About HPV and Genital Warts



About HPV and Genital Warts

What is the human papillomavirus (HPV)?

A:HPV is a common virus transmitted through sexual activity, with four out of five people infected with HPV at some point in their lifetime

HPV types 16 and 18 are known to cause up to 70% of cervical cancer and a significant proportion of cervical abnormalities whilst HPV type 6 and 11 account for over 90% of genital warts and approximately 10% of low grade cervical abnormalities or cervical cancer.


What are genital warts?

A:Genital warts are small lumps that may grow on the genitals. They can range in size from almost invisible to several centimeters wide. Genital warts can be shaped like a tiny cauliflower, like a pimple and may occur in clusters.


How common are genital warts in Australia

A:Genital warts are common in Australia. Approximately 4% of Australian men and women have been diagnosed with genital warts.


Who is most at risk of contracting genital warts?

A:Anyone who is sexually active may come into contact with HPV. HPV types 6 and 11 account for over 90% of genital warts.


How do people get genital warts?

A:Genital warts are caused by HPV, a common virus transmitted through sexual activity. The HPV types which are responsible for the majority of genital warts ate HPV types 6 and 11. Condoms do not completely prevent HPV transmission as the virus can be transmitted through genital skin-to-skin contact.


What is the best way to prevent genital warts?

A:The risk of genital warts can be reduced (but not eliminated) by using condoms and engaging in safer sex options. Vaccination against genital warts is now available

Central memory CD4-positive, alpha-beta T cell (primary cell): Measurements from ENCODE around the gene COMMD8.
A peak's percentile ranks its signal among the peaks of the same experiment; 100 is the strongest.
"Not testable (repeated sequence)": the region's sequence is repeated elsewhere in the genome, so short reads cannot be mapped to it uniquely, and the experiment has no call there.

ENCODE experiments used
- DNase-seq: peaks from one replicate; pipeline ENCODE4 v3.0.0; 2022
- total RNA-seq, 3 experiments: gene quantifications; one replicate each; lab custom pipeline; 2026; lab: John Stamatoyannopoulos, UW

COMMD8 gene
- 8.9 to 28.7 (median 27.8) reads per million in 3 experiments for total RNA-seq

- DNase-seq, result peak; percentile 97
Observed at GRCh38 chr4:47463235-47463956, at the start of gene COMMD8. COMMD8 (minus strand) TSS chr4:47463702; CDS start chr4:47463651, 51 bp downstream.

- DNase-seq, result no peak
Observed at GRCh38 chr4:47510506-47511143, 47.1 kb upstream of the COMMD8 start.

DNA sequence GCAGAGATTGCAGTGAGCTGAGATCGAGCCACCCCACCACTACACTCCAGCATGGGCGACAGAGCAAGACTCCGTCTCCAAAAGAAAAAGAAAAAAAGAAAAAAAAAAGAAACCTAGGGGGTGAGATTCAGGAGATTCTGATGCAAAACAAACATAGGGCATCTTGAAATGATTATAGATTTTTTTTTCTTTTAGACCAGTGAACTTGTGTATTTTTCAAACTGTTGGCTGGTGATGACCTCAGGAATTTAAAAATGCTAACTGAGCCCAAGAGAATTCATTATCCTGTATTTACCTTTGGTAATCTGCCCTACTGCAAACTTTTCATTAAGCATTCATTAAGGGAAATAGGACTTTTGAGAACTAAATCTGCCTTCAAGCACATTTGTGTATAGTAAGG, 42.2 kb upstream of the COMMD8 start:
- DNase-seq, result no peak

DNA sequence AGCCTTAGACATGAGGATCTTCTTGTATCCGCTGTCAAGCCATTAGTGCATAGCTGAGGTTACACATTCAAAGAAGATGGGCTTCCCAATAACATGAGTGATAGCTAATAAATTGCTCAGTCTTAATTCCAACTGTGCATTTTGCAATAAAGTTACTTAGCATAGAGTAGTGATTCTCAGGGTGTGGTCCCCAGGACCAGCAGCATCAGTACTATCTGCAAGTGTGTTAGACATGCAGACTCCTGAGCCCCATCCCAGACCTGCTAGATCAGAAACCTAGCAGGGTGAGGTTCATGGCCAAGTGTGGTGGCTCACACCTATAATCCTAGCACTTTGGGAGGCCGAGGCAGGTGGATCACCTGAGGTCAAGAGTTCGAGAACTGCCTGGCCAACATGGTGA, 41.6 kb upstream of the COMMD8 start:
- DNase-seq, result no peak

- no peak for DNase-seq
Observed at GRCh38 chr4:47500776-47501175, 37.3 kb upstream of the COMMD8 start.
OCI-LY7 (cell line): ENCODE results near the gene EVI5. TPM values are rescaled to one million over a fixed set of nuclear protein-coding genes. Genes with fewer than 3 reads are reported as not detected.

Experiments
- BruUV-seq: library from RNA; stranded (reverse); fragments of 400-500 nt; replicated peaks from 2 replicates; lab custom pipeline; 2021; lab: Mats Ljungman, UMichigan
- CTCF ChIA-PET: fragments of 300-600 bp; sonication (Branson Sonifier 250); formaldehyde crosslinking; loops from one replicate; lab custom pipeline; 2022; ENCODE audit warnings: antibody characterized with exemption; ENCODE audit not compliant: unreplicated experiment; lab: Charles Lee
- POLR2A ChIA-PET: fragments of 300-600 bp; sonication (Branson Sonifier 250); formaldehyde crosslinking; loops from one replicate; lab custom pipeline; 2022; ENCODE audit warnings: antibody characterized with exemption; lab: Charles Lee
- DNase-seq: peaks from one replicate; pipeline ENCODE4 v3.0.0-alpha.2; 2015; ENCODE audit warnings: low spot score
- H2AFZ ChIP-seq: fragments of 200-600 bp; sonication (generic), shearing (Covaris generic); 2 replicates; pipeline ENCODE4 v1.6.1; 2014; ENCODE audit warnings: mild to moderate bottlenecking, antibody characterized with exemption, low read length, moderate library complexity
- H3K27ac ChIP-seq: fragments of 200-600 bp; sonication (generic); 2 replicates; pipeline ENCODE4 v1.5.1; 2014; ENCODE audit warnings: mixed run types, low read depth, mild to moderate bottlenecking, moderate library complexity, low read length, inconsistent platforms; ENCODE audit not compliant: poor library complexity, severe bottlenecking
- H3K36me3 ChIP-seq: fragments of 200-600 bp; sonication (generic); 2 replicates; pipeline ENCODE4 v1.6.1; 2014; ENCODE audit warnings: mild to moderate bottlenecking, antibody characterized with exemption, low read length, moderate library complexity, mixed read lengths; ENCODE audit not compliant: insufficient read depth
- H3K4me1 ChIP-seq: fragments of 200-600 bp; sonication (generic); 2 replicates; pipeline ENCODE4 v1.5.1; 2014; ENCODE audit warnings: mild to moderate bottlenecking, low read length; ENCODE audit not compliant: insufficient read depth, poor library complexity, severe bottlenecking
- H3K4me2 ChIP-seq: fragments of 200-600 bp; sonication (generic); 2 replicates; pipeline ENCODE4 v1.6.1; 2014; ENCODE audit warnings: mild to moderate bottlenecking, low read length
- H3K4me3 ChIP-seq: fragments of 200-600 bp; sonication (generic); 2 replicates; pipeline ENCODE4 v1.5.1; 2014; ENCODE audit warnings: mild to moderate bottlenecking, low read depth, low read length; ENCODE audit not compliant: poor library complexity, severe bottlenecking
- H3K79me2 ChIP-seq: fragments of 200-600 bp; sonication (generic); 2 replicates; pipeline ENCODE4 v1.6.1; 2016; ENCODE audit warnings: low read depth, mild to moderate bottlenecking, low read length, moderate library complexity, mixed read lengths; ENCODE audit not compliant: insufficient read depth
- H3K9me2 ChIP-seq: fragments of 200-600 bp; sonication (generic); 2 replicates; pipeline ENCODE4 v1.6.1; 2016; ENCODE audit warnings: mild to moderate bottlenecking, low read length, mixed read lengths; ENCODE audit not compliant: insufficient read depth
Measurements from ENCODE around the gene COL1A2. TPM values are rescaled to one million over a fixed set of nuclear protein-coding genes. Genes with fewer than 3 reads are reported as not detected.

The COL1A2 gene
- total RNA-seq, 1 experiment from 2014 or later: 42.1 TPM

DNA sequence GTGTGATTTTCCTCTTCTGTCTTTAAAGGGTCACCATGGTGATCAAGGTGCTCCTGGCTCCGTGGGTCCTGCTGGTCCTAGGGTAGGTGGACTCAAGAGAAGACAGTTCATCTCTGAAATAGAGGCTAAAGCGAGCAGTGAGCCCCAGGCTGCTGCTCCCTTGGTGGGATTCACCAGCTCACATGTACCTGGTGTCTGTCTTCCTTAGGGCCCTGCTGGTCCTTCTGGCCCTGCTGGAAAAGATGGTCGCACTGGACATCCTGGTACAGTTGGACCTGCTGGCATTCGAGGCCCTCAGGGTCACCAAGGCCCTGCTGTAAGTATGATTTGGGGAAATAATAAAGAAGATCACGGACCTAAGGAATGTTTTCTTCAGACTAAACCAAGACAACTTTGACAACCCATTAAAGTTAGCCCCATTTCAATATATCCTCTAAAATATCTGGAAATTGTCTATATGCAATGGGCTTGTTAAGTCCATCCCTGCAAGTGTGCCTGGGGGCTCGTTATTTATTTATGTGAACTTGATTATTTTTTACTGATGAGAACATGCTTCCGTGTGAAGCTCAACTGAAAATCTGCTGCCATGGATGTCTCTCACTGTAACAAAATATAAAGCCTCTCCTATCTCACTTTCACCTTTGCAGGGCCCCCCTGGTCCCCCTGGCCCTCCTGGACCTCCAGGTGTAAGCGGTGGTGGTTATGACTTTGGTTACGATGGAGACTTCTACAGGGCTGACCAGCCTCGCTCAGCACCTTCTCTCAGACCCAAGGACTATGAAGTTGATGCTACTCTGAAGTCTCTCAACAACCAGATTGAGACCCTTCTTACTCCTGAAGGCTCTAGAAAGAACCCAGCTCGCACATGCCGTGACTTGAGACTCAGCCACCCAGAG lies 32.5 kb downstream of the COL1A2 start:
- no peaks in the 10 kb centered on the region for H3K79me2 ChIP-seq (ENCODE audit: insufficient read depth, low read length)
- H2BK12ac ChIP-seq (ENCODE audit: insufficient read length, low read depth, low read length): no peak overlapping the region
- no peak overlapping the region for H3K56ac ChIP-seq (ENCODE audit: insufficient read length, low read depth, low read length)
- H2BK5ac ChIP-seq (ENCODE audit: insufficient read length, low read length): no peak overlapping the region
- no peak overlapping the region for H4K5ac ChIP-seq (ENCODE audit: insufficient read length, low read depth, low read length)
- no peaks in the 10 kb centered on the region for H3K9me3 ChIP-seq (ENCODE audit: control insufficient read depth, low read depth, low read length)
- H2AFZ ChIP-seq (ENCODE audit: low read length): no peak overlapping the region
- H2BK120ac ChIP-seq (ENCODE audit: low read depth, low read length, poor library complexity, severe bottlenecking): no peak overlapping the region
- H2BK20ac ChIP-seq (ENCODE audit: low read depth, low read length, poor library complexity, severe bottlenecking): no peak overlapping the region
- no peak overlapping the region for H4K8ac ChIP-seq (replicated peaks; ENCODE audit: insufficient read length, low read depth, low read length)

People should speak with their doctor to find out more about the prevention and treatment of genital warts.


How are genital warts treated?

A:There are several treatment options for genital warts; some are self-applied whilst other treatments requite application by a doctor. Recurrence of genital warts after treatment is quite common.

People should speak with their doctor to find out more about the treatment of genital warts.


Can you prevent further outbreaks of genital warts?

A:People should speak with their doctor to find out more about the prevention and treatment of genital warts.


What should someone do if they think they have genital warts?

A:It's important for people who think they may have genital warts to see their doctor. Genital warts are a common condition that can be treated.


If genital warts and cervical cancer are both caused by HPV, does that mean genital warts can also cause cancer?

A:No, the types of HPV that lead to genital warts are not the same as those that cause cervical cancer.

HPV types 6 and 11 are known to cause over 90% of genital warts whilst HPV types 16 and 18 can cause up to 70% of cervical cancers and abnormalities.





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